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July 16, 2013 Print
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Churches Take Steps to Protect Marriage

by Kim Trobee

Churches nationwide are taking steps to protect pastors and churches. By changing their bylaws, leaders hope to fend off any attempts to use church facilities for same-sex marriages. They also want to protect pastors from being forced to perform the ceremonies.

CitizenLink Marriage Analyst Jeff Johnston said the recent U.S. Supreme Court decision, as well as past actions of homosexual activists, will force churches to take a stand for marriage as a union between one woman and one man.

“Churches have already come under fire,” he said. “A court decided that a church-owned facility in New Jersey violated a non-discrimination ordinance for refusing to host a same-sex ceremony. The group also lost some of its tax-exempt status — for holding to biblical faith. ”

The high court struck down part of the federal marriage law last month. The Defense of Marriage Act (DOMA) was signed into law by President Clinton in 1996. Without Section 3 of the law, the government will not be able to define marriage for its own policies and federal law; it must accept whatever states decide about same-sex marriage.

Faith-based leaders say it’s only a matter of time before activist groups file lawsuits against churches.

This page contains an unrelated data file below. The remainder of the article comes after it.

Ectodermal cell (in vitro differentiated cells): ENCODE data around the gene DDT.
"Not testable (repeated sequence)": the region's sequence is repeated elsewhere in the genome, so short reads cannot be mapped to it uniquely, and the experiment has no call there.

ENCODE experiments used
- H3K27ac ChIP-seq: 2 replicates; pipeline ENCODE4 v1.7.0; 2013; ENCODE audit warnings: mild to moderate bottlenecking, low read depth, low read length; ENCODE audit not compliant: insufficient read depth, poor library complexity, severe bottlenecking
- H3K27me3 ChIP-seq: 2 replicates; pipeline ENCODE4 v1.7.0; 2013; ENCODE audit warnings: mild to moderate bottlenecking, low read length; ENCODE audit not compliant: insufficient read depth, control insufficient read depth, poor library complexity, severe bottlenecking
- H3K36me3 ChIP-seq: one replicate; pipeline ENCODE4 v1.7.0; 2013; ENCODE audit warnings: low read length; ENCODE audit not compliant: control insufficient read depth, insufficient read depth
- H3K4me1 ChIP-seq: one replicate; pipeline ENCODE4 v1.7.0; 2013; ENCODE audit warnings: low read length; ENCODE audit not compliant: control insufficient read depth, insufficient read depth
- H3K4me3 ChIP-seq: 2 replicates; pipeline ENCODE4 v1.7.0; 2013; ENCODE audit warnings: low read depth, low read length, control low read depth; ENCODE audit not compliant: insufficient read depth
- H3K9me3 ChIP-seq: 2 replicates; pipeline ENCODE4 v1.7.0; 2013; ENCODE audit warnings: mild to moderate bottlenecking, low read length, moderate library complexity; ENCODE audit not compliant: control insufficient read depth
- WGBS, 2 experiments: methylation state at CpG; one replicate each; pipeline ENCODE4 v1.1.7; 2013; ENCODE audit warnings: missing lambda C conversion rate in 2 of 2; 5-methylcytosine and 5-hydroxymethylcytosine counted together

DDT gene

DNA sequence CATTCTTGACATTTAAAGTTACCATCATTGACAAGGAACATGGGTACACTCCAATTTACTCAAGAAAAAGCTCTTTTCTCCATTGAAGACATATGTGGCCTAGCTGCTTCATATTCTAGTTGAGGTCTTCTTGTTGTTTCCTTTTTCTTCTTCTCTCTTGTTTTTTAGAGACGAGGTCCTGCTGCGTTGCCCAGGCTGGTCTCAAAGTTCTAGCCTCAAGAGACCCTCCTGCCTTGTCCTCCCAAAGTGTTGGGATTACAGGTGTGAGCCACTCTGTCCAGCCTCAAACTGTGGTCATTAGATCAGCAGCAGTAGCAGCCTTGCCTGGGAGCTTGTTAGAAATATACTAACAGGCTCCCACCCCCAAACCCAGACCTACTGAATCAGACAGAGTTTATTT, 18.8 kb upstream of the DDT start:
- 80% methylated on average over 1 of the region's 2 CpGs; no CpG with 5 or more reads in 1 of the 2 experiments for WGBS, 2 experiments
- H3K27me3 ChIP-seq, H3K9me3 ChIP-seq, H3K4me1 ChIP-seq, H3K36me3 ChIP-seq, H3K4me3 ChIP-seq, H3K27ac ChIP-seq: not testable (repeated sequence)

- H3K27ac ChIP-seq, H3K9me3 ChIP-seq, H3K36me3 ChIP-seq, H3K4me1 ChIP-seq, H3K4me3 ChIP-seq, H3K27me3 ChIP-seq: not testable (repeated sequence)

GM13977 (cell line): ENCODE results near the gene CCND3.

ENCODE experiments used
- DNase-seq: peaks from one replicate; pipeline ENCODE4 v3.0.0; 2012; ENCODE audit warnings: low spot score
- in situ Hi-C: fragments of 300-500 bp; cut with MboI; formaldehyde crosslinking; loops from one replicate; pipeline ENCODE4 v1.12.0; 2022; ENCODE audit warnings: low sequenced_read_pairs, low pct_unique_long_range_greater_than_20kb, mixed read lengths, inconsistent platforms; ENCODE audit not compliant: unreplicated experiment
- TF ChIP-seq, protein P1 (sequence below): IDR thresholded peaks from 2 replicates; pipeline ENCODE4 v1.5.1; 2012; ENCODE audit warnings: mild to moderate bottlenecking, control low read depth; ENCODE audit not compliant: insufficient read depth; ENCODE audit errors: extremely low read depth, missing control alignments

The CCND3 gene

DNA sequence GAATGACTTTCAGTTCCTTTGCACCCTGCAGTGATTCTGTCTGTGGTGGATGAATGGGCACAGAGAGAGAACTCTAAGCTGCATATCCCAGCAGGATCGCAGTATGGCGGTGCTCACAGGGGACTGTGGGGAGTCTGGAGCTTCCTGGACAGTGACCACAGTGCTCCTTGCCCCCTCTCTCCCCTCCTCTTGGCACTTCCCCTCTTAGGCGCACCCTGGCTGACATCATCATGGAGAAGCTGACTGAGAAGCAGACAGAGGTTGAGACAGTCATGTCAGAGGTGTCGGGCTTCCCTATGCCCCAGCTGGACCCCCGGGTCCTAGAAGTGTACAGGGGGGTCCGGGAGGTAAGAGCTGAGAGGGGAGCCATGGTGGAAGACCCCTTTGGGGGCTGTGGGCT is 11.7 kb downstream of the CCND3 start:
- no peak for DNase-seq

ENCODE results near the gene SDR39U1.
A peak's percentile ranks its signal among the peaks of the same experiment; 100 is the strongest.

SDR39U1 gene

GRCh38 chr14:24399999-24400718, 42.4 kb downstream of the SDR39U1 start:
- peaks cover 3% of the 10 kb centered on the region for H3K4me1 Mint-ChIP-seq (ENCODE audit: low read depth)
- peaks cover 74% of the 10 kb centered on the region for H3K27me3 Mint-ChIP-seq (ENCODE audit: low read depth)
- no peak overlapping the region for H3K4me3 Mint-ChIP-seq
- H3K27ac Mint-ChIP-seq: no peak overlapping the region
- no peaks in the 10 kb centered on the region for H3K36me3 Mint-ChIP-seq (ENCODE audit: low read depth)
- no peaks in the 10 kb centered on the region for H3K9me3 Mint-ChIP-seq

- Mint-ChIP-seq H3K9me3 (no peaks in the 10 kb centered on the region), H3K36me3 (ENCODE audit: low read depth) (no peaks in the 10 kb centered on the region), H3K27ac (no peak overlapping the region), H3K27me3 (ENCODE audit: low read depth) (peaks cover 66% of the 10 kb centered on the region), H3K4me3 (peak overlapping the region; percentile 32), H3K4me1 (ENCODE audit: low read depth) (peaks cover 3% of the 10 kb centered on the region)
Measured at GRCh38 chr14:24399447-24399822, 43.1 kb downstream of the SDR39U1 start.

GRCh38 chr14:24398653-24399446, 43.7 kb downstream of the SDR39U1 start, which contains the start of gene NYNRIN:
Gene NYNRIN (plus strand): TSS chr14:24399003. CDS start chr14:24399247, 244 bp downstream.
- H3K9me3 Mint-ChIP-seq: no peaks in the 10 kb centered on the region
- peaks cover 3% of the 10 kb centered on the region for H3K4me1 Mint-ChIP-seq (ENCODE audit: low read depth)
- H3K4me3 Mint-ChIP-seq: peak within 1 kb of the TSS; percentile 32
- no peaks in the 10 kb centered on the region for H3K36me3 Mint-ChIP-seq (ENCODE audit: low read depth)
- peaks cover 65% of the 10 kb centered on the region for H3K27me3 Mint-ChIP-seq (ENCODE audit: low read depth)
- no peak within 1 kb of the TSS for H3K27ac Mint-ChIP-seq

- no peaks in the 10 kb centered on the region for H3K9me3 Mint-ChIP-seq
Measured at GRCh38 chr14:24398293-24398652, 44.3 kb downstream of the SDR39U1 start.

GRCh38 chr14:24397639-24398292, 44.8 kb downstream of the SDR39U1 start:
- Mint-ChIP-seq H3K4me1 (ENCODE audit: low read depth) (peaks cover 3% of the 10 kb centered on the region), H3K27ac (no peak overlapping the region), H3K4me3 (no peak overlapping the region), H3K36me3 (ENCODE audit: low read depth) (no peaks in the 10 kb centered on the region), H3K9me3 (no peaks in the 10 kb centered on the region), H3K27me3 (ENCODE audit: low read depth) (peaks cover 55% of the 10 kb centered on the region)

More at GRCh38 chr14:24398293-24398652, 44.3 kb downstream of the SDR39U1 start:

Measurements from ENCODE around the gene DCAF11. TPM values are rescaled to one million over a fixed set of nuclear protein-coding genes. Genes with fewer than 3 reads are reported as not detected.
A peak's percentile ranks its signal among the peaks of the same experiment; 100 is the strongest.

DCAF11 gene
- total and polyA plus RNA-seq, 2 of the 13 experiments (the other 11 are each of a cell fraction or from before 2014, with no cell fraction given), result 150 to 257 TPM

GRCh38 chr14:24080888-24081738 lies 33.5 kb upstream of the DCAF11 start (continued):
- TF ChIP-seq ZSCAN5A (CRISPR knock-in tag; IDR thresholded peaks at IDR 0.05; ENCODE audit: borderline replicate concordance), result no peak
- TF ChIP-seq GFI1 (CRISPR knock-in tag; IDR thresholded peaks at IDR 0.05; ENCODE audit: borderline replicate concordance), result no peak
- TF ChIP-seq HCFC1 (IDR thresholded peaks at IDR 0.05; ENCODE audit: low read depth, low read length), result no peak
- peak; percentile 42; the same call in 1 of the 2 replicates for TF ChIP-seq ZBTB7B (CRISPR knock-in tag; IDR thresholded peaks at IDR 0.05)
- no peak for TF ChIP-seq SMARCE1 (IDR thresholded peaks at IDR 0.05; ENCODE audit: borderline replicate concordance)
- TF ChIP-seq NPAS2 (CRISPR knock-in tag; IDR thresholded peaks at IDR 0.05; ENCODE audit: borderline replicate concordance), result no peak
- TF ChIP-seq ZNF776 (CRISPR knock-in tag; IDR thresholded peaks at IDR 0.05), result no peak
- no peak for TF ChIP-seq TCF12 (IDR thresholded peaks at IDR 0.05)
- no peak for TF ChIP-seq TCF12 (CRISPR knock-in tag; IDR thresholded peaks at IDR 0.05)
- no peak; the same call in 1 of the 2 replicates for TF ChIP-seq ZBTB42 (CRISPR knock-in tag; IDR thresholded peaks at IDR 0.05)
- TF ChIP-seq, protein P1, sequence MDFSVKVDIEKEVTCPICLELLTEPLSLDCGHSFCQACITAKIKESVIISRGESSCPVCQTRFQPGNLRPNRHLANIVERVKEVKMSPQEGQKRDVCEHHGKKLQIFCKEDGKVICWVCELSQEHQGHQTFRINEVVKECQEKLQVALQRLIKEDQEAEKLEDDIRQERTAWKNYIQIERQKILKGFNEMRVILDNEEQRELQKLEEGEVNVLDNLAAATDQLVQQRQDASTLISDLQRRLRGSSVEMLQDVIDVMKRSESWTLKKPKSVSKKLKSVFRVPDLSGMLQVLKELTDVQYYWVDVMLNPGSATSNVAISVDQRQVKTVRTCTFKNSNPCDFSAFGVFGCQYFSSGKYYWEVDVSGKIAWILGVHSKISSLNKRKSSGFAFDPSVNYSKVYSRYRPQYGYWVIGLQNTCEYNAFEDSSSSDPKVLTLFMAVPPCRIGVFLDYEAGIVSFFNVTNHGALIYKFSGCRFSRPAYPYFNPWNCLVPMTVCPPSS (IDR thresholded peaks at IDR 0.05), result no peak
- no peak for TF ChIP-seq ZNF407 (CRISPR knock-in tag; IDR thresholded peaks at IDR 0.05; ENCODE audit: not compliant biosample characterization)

Waynesville Missionary Baptist Church in Georgia decided to be proactive. It recently changed its bylaws to read:

These facilities may only be used for weddings that adhere to the Biblical definition of marriage and are solely reserved for use by members and their immediate family members. These facilities may not be used by any individual, group, or organization that advocate, endorse, or promote homosexuality as an alternative or acceptable lifestyle.  This policy also applies to birthday parties, reunions, anniversaries, wedding or baby showers, etc.

“We needed to have a clear statement,” Senior Pastor Joe Carr told Fox News.  “It’s to protect us from being forced to allow someone to use our facilities who does not believe what we believe the Bible teaches.”

Erik Stanley, an attorney with Alliance Defending Freedom (ADF), said hundreds of congregations are following Waynesville’s example. 

“I think we’re in a day where every church needs to have a statement in its bylaws of its doctrinal beliefs on marriage and sexuality,” he told Baptist Press.  “This is a proactive approach that churches can take to head off any claims of discrimination in the future, should they occur.”

ADF has drafted guidelines churches can follow to amend their documents.

“When the government creates a new ‘right,’ it puts all its resources into enforcing that ‘right,'” Johnston explained. “Pastors and churches should move now to state the important doctrine of male-female marriage.”

Read ADF’s “Suggested Language for Church Bylaws.”

Read ADF’s “Seven Things All Churches Should Have in Their Bylaws.”

Read “Calling and Witness, Holiness and Truth,” by Ryan T. Anderson.